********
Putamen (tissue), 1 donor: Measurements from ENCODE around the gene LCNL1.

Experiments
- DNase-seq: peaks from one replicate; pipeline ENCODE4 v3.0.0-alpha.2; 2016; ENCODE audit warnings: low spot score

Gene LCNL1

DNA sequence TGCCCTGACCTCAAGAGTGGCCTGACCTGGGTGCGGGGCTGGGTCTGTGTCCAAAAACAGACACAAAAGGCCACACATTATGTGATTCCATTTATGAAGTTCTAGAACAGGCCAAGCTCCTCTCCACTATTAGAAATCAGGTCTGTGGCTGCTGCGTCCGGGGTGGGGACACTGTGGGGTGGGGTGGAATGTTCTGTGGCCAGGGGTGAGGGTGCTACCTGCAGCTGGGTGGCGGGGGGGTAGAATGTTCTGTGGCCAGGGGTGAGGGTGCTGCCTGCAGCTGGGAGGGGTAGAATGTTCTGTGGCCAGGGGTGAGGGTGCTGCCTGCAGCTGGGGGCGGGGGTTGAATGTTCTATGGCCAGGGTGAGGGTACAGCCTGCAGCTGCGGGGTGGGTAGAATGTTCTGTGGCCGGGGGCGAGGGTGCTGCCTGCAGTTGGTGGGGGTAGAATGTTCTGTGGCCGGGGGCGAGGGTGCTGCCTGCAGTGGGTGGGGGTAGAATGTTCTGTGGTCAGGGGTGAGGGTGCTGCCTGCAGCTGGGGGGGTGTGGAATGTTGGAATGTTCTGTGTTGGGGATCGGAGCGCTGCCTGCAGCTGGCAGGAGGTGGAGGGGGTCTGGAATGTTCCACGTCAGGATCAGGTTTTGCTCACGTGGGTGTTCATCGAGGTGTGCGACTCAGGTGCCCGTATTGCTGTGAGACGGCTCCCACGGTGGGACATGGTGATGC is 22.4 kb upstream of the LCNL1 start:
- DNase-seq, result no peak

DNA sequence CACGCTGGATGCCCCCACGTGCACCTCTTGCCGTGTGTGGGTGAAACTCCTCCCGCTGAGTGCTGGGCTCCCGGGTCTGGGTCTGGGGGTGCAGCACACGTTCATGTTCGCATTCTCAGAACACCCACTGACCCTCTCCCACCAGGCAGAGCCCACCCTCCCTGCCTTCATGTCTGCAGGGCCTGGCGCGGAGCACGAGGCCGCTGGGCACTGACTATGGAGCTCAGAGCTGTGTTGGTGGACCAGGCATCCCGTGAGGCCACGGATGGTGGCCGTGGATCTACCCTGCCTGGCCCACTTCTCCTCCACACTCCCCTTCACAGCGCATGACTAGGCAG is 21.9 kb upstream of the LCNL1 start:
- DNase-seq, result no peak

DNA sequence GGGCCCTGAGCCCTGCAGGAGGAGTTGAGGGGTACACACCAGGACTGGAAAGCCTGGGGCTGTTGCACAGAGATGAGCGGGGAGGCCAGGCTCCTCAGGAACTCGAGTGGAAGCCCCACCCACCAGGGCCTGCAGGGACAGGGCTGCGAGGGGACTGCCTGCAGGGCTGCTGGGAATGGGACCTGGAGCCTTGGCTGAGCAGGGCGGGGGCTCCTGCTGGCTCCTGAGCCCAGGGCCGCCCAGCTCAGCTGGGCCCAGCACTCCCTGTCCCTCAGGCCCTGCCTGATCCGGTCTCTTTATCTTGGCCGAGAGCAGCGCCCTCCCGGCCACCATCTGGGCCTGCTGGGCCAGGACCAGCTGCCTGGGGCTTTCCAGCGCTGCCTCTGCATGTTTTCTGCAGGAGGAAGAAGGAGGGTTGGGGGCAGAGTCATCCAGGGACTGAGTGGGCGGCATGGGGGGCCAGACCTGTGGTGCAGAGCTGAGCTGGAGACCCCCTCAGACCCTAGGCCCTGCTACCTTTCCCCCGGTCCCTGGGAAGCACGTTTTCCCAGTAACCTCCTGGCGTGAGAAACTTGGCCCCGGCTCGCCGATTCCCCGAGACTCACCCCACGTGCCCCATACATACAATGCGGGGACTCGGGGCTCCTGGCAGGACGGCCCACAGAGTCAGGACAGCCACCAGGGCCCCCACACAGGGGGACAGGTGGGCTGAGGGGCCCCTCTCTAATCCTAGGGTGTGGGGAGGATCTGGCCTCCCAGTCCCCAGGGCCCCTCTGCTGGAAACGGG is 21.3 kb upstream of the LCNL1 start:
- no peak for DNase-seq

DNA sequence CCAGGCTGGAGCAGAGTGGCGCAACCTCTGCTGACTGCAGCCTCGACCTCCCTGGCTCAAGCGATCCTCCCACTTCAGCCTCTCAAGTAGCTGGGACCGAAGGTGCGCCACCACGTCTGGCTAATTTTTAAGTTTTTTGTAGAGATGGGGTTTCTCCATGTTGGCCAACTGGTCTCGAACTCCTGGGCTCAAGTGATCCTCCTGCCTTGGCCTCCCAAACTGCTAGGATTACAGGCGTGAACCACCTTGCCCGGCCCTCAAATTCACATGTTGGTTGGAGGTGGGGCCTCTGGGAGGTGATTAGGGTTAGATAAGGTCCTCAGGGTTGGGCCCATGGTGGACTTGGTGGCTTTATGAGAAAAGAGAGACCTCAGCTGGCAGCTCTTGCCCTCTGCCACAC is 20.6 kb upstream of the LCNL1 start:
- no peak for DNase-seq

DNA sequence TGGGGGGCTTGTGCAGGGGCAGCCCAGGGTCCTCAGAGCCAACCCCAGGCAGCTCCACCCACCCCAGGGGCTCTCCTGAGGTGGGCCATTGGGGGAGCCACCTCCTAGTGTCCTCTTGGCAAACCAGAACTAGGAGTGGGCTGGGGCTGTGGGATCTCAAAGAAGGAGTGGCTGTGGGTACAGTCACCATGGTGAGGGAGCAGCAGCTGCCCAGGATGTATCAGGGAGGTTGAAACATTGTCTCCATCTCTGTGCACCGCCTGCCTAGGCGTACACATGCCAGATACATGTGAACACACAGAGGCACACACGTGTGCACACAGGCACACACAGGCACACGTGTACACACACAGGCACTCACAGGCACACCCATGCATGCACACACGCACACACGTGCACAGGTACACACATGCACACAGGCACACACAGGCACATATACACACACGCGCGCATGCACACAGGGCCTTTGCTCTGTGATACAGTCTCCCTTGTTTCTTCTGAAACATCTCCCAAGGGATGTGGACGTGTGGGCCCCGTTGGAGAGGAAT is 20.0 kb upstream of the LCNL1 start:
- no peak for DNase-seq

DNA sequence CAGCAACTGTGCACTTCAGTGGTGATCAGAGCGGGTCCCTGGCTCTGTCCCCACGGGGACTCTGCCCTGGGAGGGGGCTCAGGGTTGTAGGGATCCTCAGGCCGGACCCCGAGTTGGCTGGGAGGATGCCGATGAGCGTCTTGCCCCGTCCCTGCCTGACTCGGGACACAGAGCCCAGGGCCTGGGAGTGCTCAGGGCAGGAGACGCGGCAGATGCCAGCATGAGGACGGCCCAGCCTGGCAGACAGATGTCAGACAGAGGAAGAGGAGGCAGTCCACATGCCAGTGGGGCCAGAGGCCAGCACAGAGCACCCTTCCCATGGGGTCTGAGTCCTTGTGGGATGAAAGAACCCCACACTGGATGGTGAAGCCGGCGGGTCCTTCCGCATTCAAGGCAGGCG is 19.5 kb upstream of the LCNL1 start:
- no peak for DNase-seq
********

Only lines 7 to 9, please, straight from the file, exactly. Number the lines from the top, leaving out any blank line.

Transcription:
DNA sequence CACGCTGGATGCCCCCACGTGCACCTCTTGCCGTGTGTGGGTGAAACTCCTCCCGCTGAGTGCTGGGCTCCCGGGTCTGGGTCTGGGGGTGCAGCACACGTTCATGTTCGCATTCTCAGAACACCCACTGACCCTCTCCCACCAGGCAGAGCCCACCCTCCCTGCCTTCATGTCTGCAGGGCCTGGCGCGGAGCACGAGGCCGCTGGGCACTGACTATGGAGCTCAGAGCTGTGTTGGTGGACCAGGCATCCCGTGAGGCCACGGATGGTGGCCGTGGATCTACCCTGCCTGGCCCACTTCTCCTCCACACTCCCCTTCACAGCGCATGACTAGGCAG is 21.9 kb upstream of the LCNL1 start:
- DNase-seq, result no peak

DNA sequence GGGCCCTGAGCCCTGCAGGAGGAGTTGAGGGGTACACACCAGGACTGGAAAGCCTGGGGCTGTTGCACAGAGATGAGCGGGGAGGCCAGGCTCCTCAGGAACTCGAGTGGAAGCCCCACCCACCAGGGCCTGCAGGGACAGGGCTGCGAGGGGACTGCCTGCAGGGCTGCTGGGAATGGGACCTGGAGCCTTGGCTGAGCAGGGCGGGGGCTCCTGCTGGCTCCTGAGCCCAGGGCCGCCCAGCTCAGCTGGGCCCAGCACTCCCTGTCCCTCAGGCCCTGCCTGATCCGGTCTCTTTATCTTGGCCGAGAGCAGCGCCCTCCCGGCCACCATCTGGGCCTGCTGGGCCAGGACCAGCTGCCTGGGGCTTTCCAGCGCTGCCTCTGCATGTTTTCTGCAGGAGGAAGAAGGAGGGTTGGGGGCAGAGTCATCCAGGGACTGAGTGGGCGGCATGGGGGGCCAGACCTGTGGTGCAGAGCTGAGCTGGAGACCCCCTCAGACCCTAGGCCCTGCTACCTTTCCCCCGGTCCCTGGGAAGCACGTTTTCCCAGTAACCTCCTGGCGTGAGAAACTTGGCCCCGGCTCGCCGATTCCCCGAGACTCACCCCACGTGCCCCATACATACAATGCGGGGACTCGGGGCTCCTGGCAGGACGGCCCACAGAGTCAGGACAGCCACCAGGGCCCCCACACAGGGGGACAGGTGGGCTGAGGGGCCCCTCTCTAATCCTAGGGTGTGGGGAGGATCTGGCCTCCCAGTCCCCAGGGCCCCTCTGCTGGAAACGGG is 21.3 kb upstream of the LCNL1 start: